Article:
Scientists in donor organ breakthrough
SCOTTISH scientists have succeeded in growing kidneys in a laboratory in a breakthrough that could help tackle the tragic shortage of organs for transplant.
Researchers at the University of Edinburgh created the organs by manipulating stem cells – early cells which are the building blocks of the body – to form the structure of a kidney.
The scientists then managed to create kidneys which measure just half a centimetre in length – the same size as a kidney in a foetus. They hope the tiny kidneys will be able to grow to maturity after being transplanted into patients' bodies.
The kidneys were grown in the laboratory using a combination of cells from amniotic fluid – the fluid which surrounds all babies in the womb – and animal foetal cells in a breakthrough to be outlined at the city's Science Festival later this month.
The technique holds out the prospect of scientists being able to collect amniotic fluid at birth to be stored until needed at a later date if a patient develops kidney disease.
The patient's own amniotic fluid cells can then be used as the base for creating a new kidney.
Using the patient's own cells will, in theory, also end the problem of rejection that arises when an organ from a deceased donor is used.
Almost 7,000 people in the UK are currently on the waiting list for a new kidney, and demand for the organs is expected to grow as the average life expectancy increases.
• Analysis: Professor James Neuberger
Patients' groups describe the use of stem cell technology as the "holy grail" that promises to reduce the shortage of several types of organs.
Last week, Japanese scientists managed to "grow" a retina in the laboratory from stem cells for the first time, while American researchers announced that artificial hearts, also created from stem cells, could be beating within weeks.
The Edinburgh researchers are at the forefront of a global attempt to use stem cells culled from amniotic fluid to create new human kidneys.
Physiologist Jamie Davies, a professor of experimental anatomy at the university, said: "The idea is to start with human stem cells and end up with a functioning organ. If you have got a bunch of stem cells sitting in a test tube, that is a long way from being a beautifully, anatomically organised organ like a kidney which is quite a complicated structure. So we are working on how you turn cells floating about in liquid into something as precisely arranged as a kidney.
"We have made pretty good progress with that. We can make something that has the complexity of a normal, foetal kidney but not an adult one yet."
To get to the stage where transplants into humans may be possible, research teams in Scotland and the US have been working on the different techniques required.
A team in Michigan has taken embryonic stem cells and manipulated them, using chemicals, to become kidney stem cells.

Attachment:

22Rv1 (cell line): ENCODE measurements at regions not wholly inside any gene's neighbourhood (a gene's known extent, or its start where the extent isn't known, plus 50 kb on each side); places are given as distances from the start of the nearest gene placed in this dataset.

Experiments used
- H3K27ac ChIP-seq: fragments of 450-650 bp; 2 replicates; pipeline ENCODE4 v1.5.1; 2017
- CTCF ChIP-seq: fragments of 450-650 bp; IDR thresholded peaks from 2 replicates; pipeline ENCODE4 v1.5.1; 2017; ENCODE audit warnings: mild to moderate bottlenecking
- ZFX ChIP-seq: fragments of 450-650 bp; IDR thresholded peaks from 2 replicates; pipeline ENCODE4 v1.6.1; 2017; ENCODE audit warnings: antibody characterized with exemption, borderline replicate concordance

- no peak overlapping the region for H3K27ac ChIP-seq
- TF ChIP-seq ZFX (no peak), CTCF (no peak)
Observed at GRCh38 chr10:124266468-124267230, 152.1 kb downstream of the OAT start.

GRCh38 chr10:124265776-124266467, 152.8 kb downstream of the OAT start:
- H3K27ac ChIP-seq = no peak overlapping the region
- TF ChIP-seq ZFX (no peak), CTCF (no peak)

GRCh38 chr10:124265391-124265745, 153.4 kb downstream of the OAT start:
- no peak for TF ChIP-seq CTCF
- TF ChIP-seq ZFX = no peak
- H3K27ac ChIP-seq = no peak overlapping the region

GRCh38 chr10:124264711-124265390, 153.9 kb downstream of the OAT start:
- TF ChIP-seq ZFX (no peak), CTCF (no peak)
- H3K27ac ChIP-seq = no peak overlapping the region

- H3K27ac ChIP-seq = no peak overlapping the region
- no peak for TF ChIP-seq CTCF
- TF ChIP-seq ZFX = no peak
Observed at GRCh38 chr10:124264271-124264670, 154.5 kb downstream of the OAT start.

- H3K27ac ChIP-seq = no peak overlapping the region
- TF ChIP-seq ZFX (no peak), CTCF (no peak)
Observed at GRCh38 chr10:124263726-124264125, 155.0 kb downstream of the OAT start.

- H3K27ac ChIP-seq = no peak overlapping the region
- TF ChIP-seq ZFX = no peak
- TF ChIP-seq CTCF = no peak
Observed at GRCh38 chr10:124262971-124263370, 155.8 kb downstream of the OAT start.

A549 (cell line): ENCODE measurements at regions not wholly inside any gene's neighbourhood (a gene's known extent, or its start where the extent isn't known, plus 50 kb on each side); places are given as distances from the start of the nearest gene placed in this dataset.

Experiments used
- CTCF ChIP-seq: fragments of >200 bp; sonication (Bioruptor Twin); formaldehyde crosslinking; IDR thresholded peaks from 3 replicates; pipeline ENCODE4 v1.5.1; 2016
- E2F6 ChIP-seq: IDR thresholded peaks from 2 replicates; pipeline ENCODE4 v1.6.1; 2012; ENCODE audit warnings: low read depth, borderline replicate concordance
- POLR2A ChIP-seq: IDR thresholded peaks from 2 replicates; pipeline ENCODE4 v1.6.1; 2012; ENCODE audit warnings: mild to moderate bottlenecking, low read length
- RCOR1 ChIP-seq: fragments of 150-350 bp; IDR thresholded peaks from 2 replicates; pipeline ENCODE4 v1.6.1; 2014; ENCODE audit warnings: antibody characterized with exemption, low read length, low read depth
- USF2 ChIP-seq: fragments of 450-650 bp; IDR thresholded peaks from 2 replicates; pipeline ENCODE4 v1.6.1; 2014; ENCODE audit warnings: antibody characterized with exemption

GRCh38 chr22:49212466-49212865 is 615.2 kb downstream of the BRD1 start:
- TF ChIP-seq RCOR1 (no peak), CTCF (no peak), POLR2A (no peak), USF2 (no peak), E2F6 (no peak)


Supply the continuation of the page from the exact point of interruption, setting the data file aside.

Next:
Using a related technique, the scientists in Edinburgh, working with colleagues in Austria, were able to create human kidney cells from human amniotic fluid stem cells combined with animal foetal kidney cells.
In a paper published last month in the journal Organogenesis, the scientists now want to work out what signals are being passed between the two cell types to make them become kidneys, so they can achieve the same result using only human amniotic stem cells.
The next challenge will be to transplant the kidney into a human. . A team in St Louis in the US has already shown that it is possible to transplant a foetal kidney into an adult animal and for it to grow and function properly.
Davies predicts that the technology could be ready for testing in humans in around ten years. Researchers hope to be able to use a patient's own cells, to reduce the risk of an organ being rejected.
This would involve perfecting the technique to use cells from amniotic fluid collected at birth. "We already know that stem cells that come from amniotic fluid are quite good at making kidneys," Davies said.
"At the moment we throw amniotic fluid away when babies are born. But if we kept it and froze down the stem cells of everybody born in the UK, there would be cells that could build kidneys waiting for them, frozen, in case they ever needed them.
"It wouldn't be that expensive. It sounds a bit like science fiction-like, but actually it's not. Freezing a few cells is cost-effective compared with the cost of keeping someone on dialysis for years."
After growing a bespoke kidney in the laboratory, the organ could then be implanted in a patient's body and allowed to grow for a year or more before it was able to take on the functions of the kidney.
Tim Statham, the chief executive of the National Kidney Federation, described the research as "very exciting".
"We have a policy to encourage stem cell research because for us it is the holy grail," he said. "We have a desperate shortage of both living organs and deceased organs. There simply are not enough to go around and every year 3,000 kidney patients die on dialysis, of whom 400 are on the kidney transplant waiting list."
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